Finally, the applications have closed for the UMBC Community Fellows for spring/summer 2023. We hope those from our new cohort will be at the social on March 9. Even if you cannot make the 5pm meeting, we welcome you to drop by The Back Yard and break some bread with us in an informal setting.

Updates from the Baltimore Field School (BFS) 2.0 Principal Project Team:

Jasmine Braswell, Program Coordinator, UMBC
It has been an interesting transition from women’s college basketball for 6 years to working in different positions. At the end of fall 2022 towards winter I continued my volunteer work with Poppleton Now Community Association and Organize Poppleton. We made historical strides in the fight against the abuse of eminent domain in Baltimore while pushing for equitable transparency with city government. My role was to help keep the story relevant while implementing ideas and questions that gave the group a different perspective on how to improve. During the holidays, my family migrated to New York for thanksgiving which felt better than any other year because basketball has kept me away from family, so I felt very blessed to be able to make that trip and spend time with them and again for Christmas. My family and I have been working to construct our new home in Fort Washington, MD. It has been a grueling process but we finally moved in (late January 2023) after not being able to be in the home for some months because of construction. The house should be completely done in March. I have also been reporting with the Baltimore Beat on a story that involves black youth and families. It involves an investigative report on the Baltimore Police Department and their actions towards Donnell Rochester. This experience with the Beat and Baltimore Field School has widened my trajectory of community engaged programs and I am so excited to continue.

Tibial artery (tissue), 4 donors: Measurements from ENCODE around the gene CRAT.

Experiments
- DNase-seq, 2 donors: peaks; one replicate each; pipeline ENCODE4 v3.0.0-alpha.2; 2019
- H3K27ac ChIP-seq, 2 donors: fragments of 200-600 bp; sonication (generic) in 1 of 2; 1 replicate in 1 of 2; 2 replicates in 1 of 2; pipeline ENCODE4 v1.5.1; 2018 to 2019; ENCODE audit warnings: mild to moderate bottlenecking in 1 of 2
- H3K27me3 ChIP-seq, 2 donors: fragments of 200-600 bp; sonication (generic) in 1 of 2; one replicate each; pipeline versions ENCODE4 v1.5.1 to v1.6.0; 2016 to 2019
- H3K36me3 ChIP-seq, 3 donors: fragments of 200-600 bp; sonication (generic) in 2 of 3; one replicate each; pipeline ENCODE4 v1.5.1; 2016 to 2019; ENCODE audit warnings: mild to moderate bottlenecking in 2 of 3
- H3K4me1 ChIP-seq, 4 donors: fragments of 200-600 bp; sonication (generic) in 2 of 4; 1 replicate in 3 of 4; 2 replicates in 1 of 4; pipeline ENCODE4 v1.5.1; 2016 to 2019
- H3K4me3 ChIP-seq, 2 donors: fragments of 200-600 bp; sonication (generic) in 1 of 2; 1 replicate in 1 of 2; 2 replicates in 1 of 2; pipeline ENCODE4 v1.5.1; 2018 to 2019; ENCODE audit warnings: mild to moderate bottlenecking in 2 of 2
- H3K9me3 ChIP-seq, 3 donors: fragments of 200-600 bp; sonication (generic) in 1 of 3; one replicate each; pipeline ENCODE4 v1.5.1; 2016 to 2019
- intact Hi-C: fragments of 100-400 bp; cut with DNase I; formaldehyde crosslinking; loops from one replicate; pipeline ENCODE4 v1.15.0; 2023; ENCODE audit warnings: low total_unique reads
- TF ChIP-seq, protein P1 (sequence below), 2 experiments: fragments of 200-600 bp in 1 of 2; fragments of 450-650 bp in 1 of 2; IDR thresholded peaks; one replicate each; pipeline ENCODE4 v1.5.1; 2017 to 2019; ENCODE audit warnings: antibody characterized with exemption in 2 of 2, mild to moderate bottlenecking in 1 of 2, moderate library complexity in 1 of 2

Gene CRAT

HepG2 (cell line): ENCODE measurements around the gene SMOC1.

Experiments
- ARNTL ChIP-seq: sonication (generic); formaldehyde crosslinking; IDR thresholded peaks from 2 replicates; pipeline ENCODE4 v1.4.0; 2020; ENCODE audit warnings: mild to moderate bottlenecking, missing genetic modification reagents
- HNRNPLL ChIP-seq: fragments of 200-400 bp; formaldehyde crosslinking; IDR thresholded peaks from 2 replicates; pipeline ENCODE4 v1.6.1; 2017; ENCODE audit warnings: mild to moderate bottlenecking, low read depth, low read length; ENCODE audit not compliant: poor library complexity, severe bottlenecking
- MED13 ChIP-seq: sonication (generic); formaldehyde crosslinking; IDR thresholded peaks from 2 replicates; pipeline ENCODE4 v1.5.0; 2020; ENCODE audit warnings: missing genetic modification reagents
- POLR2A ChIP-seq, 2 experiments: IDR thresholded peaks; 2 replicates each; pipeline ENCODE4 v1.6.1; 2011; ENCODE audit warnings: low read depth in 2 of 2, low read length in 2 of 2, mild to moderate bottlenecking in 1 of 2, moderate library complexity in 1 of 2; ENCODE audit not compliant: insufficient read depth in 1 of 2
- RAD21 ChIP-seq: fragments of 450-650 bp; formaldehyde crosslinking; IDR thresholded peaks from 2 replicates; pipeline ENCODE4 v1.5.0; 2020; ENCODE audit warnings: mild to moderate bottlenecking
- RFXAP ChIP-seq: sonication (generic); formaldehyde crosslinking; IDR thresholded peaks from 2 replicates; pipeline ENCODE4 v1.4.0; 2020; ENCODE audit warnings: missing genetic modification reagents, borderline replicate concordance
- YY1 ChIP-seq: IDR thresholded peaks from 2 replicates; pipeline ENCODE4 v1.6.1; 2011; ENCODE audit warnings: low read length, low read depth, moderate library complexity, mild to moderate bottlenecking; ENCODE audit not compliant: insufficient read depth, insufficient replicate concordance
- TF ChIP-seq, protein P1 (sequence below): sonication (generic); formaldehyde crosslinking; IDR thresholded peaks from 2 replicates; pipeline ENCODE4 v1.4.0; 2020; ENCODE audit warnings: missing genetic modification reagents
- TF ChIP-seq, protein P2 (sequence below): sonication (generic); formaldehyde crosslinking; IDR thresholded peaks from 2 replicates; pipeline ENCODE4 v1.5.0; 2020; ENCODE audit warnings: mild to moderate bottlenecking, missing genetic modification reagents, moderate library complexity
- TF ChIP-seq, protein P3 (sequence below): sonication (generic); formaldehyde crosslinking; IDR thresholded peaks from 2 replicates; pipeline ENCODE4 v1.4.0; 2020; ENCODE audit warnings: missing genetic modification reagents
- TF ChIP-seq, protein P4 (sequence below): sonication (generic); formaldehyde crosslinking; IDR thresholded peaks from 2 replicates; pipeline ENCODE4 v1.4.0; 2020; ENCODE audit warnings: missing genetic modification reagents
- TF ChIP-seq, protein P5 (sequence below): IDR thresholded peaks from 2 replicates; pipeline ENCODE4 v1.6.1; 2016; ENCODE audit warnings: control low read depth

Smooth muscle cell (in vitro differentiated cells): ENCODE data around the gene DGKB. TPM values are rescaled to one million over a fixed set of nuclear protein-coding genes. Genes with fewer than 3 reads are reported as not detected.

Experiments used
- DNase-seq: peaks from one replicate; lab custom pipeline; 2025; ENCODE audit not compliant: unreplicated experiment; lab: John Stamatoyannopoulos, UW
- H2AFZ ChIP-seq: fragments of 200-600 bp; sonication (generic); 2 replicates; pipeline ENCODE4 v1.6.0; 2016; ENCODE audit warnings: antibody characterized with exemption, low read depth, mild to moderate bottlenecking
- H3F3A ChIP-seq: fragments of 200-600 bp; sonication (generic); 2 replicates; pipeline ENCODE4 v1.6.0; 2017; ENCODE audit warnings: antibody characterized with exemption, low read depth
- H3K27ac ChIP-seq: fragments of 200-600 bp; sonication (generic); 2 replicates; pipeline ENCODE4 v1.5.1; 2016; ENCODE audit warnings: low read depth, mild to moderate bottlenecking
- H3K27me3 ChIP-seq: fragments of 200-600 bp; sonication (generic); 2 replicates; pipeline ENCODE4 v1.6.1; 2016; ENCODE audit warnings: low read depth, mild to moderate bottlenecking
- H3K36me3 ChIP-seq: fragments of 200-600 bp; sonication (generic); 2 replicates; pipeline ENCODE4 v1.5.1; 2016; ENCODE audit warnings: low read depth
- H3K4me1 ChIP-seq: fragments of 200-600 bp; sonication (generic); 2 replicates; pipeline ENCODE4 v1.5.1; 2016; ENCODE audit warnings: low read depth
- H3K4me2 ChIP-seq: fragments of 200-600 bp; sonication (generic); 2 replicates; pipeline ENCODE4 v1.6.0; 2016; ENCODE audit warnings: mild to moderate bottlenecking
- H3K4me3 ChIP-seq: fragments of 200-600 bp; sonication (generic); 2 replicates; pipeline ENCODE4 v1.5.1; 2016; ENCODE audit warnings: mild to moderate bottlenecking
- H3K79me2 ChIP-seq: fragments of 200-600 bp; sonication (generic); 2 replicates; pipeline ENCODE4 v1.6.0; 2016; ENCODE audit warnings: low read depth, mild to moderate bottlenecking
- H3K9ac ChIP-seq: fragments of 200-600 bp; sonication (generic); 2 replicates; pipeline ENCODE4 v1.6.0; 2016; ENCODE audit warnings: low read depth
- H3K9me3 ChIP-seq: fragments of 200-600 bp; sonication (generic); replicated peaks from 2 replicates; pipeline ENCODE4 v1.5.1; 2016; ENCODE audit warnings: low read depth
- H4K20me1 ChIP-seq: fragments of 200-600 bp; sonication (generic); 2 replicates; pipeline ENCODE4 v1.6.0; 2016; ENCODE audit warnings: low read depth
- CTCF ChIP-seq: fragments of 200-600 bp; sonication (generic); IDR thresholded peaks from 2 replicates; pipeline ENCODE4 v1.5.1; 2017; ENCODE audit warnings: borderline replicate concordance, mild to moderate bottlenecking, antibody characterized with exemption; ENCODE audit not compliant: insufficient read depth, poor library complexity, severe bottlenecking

Sarah Fouts, Department of American Studies; Public Humanities Director, UMBC
I had a cold winter holiday with my family in Kentucky where temperatures dropped to -11 which is rare. When Southwest Airlines canceled hundreds (maybe thousands?) of flights, I got to helm a carpool of canceled BWI flyers back to Baltimore. These flyers included my nephew, Will, who was visiting his partner in Pikesville, MD and Morgan Dowty, AMST’s Program Management Specialist. We had a smooth journey and ate at Taco Bell. Since my return, we’ve been working hard to gear up for the spring and summer Baltimore Field School 2.0. Jasmine, Nicole, and I have been meeting weekly to get the ball rolling before I head to New Orleans to continue working on my Whiting Fellowship entitled, Project Neutral Grounds: At the Intersection of Street Food, People, and the Hustle. I am on course release this semester in order to work on my grant and finish my book manuscript. We are completing the production of 11 short documentary videos and will launch these on May 15, 2023. I’ll also be finding the perfect balance between completing my book manuscript this spring and New Orleans’s carnival merriment. Wish me luck.

Nicole King, Department of American Studies; Orser Center Director, UMBC